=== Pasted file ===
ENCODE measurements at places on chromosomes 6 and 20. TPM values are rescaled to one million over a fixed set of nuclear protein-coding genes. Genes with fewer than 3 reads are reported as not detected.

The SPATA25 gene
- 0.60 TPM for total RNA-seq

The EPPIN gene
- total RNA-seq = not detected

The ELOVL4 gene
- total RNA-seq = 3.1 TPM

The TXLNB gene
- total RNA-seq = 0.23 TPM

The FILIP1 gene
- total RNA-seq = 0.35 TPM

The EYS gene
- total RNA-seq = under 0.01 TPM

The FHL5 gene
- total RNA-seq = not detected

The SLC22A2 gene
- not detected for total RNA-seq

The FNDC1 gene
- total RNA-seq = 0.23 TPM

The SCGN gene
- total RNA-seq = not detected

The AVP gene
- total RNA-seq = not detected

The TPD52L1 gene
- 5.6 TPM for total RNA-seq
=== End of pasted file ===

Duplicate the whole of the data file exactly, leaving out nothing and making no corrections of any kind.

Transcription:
ENCODE measurements at places on chromosomes 6 and 20. TPM values are rescaled to one million over a fixed set of nuclear protein-coding genes. Genes with fewer than 3 reads are reported as not detected.

The SPATA25 gene
- 0.60 TPM for total RNA-seq

The EPPIN gene
- total RNA-seq = not detected

The ELOVL4 gene
- total RNA-seq = 3.1 TPM

The TXLNB gene
- total RNA-seq = 0.23 TPM

The FILIP1 gene
- total RNA-seq = 0.35 TPM

The EYS gene
- total RNA-seq = under 0.01 TPM

The FHL5 gene
- total RNA-seq = not detected

The SLC22A2 gene
- not detected for total RNA-seq

The FNDC1 gene
- total RNA-seq = 0.23 TPM

The SCGN gene
- total RNA-seq = not detected

The AVP gene
- total RNA-seq = not detected

The TPD52L1 gene
- 5.6 TPM for total RNA-seq